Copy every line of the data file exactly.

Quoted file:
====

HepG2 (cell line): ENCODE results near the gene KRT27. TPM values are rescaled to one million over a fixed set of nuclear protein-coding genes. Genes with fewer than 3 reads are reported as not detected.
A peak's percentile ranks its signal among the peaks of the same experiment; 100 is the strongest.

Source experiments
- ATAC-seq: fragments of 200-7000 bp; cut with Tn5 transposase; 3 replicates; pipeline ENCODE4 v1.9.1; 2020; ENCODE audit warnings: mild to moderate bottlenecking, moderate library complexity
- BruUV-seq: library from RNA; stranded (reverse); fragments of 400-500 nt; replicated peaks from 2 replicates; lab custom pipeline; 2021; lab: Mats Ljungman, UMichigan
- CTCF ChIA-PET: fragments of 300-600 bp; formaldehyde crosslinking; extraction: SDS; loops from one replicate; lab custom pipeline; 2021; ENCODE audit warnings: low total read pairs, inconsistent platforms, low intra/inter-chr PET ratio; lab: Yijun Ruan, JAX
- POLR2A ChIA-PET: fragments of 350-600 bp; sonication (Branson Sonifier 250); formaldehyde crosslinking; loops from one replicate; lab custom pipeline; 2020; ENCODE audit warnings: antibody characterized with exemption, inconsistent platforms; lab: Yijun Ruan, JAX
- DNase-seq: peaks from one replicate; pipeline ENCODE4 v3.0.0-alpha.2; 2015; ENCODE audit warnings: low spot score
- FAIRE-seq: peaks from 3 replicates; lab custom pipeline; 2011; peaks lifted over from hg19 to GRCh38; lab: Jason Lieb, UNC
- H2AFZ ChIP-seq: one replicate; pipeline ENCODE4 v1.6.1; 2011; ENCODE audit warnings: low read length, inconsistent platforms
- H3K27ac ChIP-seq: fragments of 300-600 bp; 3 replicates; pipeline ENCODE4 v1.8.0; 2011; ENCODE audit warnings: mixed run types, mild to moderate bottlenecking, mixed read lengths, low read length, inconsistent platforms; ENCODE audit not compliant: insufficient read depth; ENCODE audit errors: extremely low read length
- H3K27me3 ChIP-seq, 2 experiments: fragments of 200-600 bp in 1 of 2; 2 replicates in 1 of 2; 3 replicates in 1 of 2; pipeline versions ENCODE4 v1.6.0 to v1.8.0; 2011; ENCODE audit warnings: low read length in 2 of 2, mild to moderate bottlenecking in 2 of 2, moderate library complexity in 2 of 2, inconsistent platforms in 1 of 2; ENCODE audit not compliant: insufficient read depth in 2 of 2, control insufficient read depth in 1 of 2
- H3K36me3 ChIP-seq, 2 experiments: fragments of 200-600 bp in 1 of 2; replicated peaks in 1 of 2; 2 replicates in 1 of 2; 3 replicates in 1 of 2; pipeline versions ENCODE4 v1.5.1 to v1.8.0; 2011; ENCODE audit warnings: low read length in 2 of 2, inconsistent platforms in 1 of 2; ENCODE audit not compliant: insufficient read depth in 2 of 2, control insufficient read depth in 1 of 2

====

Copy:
HepG2 (cell line): ENCODE results near the gene KRT27. TPM values are rescaled to one million over a fixed set of nuclear protein-coding genes. Genes with fewer than 3 reads are reported as not detected.
A peak's percentile ranks its signal among the peaks of the same experiment; 100 is the strongest.

Source experiments
- ATAC-seq: fragments of 200-7000 bp; cut with Tn5 transposase; 3 replicates; pipeline ENCODE4 v1.9.1; 2020; ENCODE audit warnings: mild to moderate bottlenecking, moderate library complexity
- BruUV-seq: library from RNA; stranded (reverse); fragments of 400-500 nt; replicated peaks from 2 replicates; lab custom pipeline; 2021; lab: Mats Ljungman, UMichigan
- CTCF ChIA-PET: fragments of 300-600 bp; formaldehyde crosslinking; extraction: SDS; loops from one replicate; lab custom pipeline; 2021; ENCODE audit warnings: low total read pairs, inconsistent platforms, low intra/inter-chr PET ratio; lab: Yijun Ruan, JAX
- POLR2A ChIA-PET: fragments of 350-600 bp; sonication (Branson Sonifier 250); formaldehyde crosslinking; loops from one replicate; lab custom pipeline; 2020; ENCODE audit warnings: antibody characterized with exemption, inconsistent platforms; lab: Yijun Ruan, JAX
- DNase-seq: peaks from one replicate; pipeline ENCODE4 v3.0.0-alpha.2; 2015; ENCODE audit warnings: low spot score
- FAIRE-seq: peaks from 3 replicates; lab custom pipeline; 2011; peaks lifted over from hg19 to GRCh38; lab: Jason Lieb, UNC
- H2AFZ ChIP-seq: one replicate; pipeline ENCODE4 v1.6.1; 2011; ENCODE audit warnings: low read length, inconsistent platforms
- H3K27ac ChIP-seq: fragments of 300-600 bp; 3 replicates; pipeline ENCODE4 v1.8.0; 2011; ENCODE audit warnings: mixed run types, mild to moderate bottlenecking, mixed read lengths, low read length, inconsistent platforms; ENCODE audit not compliant: insufficient read depth; ENCODE audit errors: extremely low read length
- H3K27me3 ChIP-seq, 2 experiments: fragments of 200-600 bp in 1 of 2; 2 replicates in 1 of 2; 3 replicates in 1 of 2; pipeline versions ENCODE4 v1.6.0 to v1.8.0; 2011; ENCODE audit warnings: low read length in 2 of 2, mild to moderate bottlenecking in 2 of 2, moderate library complexity in 2 of 2, inconsistent platforms in 1 of 2; ENCODE audit not compliant: insufficient read depth in 2 of 2, control insufficient read depth in 1 of 2
- H3K36me3 ChIP-seq, 2 experiments: fragments of 200-600 bp in 1 of 2; replicated peaks in 1 of 2; 2 replicates in 1 of 2; 3 replicates in 1 of 2; pipeline versions ENCODE4 v1.5.1 to v1.8.0; 2011; ENCODE audit warnings: low read length in 2 of 2, inconsistent platforms in 1 of 2; ENCODE audit not compliant: insufficient read depth in 2 of 2, control insufficient read depth in 1 of 2